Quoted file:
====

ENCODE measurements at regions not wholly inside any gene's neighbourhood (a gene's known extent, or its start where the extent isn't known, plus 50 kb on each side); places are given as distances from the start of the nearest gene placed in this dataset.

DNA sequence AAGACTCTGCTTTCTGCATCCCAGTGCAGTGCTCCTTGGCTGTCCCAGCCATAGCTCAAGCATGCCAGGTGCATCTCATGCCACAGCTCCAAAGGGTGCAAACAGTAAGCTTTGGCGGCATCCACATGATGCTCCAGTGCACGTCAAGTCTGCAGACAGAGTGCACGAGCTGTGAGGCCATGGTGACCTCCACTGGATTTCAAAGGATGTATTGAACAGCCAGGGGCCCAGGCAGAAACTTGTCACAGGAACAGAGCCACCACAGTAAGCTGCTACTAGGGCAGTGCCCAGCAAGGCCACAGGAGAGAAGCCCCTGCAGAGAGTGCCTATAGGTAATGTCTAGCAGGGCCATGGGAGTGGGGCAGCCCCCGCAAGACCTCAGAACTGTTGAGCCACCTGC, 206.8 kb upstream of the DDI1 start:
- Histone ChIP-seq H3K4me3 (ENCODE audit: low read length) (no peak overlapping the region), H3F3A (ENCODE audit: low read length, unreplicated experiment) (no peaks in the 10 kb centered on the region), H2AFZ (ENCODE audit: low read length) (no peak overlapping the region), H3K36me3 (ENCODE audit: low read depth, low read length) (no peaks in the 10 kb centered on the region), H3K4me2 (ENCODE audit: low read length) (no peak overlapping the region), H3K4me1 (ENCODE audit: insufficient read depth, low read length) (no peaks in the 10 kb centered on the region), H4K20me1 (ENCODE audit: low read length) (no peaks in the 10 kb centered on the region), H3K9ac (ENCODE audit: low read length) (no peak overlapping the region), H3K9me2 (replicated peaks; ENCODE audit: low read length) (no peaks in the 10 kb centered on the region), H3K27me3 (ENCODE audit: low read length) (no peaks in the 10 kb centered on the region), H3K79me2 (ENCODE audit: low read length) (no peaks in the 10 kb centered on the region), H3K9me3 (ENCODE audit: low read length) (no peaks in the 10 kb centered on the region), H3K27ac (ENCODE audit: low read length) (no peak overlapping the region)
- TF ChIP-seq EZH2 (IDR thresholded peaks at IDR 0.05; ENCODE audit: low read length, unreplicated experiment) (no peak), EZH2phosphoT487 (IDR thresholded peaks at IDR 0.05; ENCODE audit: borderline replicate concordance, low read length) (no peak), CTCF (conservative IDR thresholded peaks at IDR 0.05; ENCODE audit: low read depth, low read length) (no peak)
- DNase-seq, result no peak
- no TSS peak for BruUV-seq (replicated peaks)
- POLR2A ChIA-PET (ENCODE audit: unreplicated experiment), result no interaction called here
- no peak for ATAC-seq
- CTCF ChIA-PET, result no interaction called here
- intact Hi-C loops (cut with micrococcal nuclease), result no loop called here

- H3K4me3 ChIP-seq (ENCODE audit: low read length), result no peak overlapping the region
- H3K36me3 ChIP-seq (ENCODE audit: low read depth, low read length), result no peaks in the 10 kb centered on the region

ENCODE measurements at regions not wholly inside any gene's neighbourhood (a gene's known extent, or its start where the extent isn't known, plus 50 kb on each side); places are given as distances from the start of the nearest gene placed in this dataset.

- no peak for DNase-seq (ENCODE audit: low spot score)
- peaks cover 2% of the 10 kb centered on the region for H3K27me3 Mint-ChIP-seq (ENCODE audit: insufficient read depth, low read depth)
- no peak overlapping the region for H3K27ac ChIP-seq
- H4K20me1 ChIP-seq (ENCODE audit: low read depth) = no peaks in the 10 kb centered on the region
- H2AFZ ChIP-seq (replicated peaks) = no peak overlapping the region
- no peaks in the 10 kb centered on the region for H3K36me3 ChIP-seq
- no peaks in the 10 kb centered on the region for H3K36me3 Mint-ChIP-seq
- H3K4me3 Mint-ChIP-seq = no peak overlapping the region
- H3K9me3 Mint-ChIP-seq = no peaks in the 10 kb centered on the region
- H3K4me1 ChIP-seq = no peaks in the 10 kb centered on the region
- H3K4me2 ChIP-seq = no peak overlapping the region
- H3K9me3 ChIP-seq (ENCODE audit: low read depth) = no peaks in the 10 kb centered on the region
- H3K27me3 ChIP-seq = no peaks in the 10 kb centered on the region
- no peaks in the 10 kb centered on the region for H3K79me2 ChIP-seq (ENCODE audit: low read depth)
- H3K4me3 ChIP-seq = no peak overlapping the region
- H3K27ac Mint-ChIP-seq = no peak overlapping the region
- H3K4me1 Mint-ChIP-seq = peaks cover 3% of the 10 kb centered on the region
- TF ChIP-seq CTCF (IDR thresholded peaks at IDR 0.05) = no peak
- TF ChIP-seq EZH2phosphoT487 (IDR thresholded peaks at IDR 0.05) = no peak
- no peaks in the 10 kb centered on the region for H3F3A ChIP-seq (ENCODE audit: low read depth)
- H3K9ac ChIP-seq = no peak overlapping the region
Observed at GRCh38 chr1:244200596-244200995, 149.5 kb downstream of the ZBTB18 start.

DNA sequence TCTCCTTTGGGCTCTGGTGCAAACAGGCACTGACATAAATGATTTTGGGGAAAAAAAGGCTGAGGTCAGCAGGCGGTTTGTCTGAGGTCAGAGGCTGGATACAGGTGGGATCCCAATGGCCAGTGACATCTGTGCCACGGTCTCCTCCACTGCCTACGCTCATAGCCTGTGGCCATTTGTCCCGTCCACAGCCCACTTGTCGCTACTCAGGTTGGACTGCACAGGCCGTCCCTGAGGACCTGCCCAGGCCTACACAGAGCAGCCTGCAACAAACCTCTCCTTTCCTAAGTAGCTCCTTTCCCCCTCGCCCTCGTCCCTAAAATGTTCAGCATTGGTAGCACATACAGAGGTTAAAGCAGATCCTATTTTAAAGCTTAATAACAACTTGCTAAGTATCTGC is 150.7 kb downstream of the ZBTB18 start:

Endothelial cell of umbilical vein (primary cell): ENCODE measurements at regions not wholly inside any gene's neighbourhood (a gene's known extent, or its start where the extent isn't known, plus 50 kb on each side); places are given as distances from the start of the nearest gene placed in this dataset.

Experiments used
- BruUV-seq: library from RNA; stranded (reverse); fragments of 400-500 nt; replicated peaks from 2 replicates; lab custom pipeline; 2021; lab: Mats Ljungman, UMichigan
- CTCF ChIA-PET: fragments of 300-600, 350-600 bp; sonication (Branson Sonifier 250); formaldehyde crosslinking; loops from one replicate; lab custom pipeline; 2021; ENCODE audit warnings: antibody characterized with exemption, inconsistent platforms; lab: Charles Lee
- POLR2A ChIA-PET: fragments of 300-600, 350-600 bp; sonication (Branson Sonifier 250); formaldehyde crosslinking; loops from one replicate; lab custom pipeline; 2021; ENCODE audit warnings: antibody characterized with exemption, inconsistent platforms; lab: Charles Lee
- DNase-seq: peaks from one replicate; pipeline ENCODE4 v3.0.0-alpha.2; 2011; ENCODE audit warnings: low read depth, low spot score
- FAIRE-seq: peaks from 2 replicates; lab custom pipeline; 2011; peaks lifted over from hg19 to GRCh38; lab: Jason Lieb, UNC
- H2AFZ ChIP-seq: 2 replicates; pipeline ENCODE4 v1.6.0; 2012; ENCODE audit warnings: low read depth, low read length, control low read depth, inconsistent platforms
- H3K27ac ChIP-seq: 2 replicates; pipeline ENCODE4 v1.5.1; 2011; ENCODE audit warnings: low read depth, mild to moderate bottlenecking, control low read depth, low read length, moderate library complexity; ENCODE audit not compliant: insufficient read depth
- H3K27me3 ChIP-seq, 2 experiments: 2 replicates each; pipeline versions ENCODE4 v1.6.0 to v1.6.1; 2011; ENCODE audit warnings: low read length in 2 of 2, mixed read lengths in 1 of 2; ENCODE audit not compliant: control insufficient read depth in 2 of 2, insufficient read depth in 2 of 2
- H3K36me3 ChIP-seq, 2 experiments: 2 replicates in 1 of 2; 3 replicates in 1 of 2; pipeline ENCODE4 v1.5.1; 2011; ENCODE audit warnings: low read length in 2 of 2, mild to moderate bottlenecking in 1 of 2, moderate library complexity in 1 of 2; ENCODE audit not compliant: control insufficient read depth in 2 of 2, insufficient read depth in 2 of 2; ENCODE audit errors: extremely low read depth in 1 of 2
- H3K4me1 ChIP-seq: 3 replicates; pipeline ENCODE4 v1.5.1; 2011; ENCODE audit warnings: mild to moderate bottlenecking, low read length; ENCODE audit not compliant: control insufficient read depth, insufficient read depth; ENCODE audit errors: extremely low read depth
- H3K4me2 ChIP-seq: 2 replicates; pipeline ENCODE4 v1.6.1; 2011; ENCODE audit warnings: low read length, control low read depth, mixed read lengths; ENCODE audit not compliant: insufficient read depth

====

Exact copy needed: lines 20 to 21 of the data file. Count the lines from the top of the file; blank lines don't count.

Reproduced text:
- no peaks in the 10 kb centered on the region for H3K36me3 Mint-ChIP-seq
- H3K4me3 Mint-ChIP-seq = no peak overlapping the region